Sure, the train would have been the most practical, but I have a travel rule: if you’re going to a place that’s got something particularly unique or interesting about it, it’s always a good idea to travel there by the most traditional means possible. For Venice, that means travel by water.
As I have an early morning departure, I’m staying on the mainland for my final night, so I will probably take the train on my way out as it is the most direct and practical route.
One thing I noticed while walking to my hotel: there are a lot more places open than I’d expected. Not just places to eat, but also shops. I note a few where it looks like there’s something I can eat. The Guglie stop is (think about the word for a minute) in the Ghetto. By “ghetto,” I don’t mean the American word for slum, but in fact the original Venetian word for the Jewish quarter. As I’m passing the various shops and restaurants, one of them is a Hasidic place, the only Kosher restaurant in Venice. I will likely be eating there (the name of the place is Gam Gam) just because it’s such a part of the history that’s Venice.
I have stayed in my hotel before when I was on a Globus tour in 1992. It’s near the train station, and I remember it as being right in a place where the street opens up before the Scalzi bridge.
In general, it’s a good idea to stay fairly close to a vaporetto stop or a major bridge (the latter assuming you can navigate the larger bridges, which can be problematic for the mobility impaired). The closer you stay to St. Mark’s square, the more expensive it is. Fortunately, there are vaporettos, and two of the lines are fully accessible for those who need that (though one of those lines is seasonal).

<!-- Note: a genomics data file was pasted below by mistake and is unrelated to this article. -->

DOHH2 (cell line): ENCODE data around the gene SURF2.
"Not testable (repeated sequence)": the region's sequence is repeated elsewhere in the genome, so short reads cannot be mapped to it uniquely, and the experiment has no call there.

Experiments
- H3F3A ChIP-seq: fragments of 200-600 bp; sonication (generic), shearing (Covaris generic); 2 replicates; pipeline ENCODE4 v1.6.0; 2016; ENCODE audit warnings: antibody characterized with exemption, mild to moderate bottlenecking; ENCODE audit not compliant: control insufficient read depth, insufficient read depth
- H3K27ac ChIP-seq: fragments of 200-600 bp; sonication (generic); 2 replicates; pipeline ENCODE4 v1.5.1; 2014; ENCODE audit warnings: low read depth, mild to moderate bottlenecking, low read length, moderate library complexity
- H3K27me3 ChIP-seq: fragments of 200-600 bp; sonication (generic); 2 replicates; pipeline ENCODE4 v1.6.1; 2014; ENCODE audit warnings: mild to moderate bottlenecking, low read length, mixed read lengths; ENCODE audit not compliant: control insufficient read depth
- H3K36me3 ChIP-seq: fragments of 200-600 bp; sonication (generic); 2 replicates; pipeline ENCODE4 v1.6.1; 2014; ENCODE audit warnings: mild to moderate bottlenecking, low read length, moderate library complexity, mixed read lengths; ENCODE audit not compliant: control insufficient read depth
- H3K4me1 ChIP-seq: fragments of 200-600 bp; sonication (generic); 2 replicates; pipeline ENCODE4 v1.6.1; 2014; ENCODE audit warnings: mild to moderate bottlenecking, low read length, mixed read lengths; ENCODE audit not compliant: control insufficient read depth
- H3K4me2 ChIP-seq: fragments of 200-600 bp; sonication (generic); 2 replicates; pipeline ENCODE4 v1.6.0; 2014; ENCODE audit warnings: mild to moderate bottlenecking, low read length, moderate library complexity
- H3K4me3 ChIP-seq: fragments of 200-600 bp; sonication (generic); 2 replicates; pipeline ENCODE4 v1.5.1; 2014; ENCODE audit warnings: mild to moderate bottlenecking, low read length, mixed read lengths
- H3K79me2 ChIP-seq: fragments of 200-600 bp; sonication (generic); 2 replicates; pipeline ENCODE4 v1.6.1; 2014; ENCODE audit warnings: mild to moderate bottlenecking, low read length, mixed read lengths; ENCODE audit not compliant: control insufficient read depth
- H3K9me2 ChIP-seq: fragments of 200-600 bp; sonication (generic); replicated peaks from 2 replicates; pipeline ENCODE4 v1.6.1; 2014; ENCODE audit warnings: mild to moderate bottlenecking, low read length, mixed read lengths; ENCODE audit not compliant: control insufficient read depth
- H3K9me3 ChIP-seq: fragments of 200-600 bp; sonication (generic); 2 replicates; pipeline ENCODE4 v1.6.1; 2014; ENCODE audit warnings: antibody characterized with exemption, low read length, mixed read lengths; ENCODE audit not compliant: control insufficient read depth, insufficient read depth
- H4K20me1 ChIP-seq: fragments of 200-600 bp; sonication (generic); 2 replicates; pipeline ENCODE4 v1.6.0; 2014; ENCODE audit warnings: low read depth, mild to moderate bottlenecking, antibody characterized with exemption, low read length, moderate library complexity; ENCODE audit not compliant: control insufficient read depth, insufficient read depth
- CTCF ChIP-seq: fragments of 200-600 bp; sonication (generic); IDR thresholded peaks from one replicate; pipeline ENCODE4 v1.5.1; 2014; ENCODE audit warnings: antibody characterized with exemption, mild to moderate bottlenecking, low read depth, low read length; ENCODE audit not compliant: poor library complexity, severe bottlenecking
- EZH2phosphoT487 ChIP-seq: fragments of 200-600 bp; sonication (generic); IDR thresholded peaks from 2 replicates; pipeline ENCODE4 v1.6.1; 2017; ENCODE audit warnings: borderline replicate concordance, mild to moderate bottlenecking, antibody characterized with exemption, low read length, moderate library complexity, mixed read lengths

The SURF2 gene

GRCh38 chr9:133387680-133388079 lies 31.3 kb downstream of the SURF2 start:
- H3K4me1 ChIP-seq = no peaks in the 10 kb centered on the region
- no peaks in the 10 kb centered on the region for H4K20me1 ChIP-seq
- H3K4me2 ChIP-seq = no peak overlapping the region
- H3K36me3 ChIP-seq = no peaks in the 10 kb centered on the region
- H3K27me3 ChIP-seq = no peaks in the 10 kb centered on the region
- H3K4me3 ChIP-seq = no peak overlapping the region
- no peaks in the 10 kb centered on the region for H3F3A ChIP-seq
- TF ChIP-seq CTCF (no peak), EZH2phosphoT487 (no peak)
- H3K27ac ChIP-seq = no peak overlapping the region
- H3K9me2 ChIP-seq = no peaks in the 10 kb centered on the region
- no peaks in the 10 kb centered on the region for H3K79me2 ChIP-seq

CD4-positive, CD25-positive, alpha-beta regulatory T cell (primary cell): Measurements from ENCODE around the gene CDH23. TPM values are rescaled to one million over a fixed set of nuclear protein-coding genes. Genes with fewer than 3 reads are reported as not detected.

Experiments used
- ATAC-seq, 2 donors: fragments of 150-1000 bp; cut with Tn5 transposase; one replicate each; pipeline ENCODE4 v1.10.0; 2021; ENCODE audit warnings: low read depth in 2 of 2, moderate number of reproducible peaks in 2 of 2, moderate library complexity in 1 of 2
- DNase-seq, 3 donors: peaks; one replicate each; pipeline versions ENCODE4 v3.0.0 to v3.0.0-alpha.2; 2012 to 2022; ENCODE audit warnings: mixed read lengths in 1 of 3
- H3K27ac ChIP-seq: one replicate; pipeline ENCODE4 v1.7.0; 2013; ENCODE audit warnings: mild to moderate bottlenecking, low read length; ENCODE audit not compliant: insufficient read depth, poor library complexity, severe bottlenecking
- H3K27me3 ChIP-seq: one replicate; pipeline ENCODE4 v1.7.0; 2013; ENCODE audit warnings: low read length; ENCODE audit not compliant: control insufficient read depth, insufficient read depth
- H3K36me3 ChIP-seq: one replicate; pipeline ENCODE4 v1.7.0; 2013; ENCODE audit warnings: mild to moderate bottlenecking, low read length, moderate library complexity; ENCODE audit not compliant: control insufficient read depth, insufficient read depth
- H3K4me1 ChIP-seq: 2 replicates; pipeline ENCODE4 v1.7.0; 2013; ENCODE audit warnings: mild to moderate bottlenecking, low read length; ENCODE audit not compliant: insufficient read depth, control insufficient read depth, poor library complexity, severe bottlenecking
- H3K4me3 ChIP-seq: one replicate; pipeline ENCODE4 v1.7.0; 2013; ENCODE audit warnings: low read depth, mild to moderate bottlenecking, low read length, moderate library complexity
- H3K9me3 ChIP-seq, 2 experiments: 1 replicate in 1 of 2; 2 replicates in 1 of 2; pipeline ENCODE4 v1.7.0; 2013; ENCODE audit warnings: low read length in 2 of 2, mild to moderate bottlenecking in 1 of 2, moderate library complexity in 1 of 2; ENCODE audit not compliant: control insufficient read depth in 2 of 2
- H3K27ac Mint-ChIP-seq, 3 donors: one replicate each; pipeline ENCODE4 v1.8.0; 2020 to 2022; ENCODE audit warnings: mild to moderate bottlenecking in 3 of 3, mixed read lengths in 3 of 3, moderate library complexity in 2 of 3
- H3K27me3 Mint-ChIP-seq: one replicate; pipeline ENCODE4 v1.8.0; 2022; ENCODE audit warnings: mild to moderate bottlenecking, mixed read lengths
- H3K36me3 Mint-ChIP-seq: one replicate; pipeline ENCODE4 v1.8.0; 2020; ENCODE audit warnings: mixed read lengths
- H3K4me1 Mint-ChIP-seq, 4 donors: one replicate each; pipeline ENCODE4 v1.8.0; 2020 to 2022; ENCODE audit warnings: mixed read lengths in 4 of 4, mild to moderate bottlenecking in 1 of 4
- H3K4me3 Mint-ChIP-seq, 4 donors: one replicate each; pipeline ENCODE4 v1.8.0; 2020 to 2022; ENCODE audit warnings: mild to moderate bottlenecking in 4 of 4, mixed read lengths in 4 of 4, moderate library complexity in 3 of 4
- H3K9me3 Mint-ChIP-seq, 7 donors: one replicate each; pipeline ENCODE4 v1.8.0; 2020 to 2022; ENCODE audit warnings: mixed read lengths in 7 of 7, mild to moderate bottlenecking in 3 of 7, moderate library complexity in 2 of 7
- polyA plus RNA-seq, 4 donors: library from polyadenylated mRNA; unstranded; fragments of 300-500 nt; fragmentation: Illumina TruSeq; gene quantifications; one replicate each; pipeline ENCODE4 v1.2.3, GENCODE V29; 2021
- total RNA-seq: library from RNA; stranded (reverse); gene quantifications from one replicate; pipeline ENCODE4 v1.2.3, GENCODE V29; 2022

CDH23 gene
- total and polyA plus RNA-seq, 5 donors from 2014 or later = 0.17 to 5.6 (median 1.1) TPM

I check into my hotel, and they upgrade me to a nicer room. I don’t particularly care about the nicer part, but there is a hidden benefit. Venice has for-fee wifi along the grand canal, and that generally doesn’t extend to the hotels. However, because my hotel is facing the canal and I’m in the front of the hotel (in a side room, though, no canal view), my hotel room has wifi. This is a good thing because I really don’t like having to have all my computer doo-dads out in public view unless I’m sitting inside a café. Catch is, I’ve forgotten that the site is having problems processing payments via Visa, so it takes me until morning to figure out that I need to pay with Mastercard. Voila, problem solved.
I peer out the small window of my room and see that there’s a shorter building next door, and I can see into one room at an angle. The family has a Christmas tree with only blue lights and a white couch.
It’s time to forage for dinner, and I have at least half a dozen serious possibilities. I opt for the first place, a café with a self-serve restaurant in the back that advertises no cover charge, so I can explore what they have and leave without guilt if I’m not comfortable with my options. They have paella though, which is an easy choice for me. It’s got clams, mussels, and small bits of salami, which seems like a truly weird addition to me, but hey, life’s an adventure. Too many green peppers (I’m sensitive to them) to be great Deirdre food, but it’s at least something I can eat without having to think about it too much. I’m still on wifi withdrawal, and, even though I’ve emailed some details to Rick, they are links and not full page text, so I can’t retrieve the magic phrases I was looking for.
I get the first full night’s sleep of my entire trip, which is extremely welcome.